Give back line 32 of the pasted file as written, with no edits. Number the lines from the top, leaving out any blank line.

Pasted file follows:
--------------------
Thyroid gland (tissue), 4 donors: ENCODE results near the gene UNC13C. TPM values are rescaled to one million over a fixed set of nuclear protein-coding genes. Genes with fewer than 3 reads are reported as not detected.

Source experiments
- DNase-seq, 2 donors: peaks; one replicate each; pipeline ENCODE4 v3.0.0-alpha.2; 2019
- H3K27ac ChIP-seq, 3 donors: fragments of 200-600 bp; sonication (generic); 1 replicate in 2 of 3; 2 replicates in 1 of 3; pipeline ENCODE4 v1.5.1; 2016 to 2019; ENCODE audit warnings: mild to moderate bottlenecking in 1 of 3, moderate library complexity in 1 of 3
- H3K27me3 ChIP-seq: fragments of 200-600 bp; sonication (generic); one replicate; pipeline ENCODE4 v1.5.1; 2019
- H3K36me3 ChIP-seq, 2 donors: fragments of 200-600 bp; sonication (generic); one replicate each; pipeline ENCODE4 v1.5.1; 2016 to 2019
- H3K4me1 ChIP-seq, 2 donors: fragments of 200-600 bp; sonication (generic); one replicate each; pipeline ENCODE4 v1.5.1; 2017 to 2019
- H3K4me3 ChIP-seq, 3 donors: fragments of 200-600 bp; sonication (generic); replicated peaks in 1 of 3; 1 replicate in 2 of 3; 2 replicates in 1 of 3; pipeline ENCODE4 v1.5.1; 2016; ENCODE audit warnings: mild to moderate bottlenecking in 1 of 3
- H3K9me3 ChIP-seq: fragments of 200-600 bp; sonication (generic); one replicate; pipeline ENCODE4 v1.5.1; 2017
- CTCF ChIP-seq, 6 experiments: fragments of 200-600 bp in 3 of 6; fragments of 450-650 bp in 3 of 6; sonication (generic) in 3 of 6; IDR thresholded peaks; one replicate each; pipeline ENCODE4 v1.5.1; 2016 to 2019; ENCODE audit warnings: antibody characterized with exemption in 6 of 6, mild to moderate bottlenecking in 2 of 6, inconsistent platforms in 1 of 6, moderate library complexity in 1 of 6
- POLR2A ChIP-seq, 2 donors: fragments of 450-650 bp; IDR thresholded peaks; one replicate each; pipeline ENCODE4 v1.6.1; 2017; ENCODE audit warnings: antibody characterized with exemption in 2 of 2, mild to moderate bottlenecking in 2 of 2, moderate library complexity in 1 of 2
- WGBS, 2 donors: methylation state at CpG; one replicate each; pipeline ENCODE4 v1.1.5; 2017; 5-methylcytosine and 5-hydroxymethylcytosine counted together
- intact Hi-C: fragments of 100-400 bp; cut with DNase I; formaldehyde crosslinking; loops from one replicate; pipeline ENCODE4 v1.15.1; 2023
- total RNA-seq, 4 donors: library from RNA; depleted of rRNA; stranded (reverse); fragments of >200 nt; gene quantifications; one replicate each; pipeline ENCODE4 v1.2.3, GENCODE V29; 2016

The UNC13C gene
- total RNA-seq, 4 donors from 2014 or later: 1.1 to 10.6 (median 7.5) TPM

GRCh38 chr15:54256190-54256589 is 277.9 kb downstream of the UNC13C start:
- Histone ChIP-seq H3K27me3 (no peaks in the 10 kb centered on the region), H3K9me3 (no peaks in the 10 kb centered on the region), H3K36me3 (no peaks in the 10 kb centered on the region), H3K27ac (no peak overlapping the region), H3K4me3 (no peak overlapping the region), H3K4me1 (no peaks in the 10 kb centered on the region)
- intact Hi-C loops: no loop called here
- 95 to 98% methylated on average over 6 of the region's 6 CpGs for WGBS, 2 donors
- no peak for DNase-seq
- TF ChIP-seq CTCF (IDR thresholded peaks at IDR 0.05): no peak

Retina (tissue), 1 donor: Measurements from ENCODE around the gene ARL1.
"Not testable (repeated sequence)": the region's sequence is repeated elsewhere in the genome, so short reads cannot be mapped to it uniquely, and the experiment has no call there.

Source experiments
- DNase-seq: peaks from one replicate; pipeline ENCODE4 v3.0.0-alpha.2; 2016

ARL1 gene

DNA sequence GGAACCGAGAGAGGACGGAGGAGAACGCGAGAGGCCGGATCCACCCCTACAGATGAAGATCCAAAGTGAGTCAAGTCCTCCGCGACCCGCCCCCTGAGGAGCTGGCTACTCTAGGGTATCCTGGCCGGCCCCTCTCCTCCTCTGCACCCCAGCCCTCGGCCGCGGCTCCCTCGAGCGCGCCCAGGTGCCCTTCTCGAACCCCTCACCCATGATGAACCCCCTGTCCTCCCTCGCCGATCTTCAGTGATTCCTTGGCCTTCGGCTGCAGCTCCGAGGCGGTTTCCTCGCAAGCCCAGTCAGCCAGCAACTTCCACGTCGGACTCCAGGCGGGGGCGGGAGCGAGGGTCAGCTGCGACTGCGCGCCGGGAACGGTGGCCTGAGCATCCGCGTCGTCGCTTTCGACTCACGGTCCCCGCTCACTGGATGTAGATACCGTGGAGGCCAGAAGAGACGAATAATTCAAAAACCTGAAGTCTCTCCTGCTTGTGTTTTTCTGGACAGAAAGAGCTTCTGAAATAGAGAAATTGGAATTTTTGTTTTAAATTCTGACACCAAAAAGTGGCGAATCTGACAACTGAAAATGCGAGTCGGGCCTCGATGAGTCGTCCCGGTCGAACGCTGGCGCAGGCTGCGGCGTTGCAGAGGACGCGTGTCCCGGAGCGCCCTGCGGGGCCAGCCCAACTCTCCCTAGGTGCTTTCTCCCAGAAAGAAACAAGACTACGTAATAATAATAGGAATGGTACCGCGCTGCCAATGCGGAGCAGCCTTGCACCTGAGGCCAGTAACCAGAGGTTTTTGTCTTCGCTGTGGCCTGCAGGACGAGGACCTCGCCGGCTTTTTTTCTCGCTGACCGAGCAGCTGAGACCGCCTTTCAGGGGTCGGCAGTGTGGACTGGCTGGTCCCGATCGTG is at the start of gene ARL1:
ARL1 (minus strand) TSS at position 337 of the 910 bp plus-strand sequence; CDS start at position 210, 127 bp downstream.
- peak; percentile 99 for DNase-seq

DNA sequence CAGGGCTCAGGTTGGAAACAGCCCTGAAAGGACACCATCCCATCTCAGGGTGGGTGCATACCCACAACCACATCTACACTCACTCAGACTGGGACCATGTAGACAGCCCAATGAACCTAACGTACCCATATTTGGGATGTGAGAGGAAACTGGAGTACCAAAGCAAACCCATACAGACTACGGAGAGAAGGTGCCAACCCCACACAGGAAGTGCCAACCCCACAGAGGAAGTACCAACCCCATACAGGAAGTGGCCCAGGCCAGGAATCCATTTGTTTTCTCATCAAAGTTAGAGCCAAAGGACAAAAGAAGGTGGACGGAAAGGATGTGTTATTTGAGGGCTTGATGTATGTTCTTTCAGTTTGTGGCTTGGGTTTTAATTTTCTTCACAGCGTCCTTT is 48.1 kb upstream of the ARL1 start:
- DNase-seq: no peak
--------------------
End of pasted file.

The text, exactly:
- DNase-seq: no peak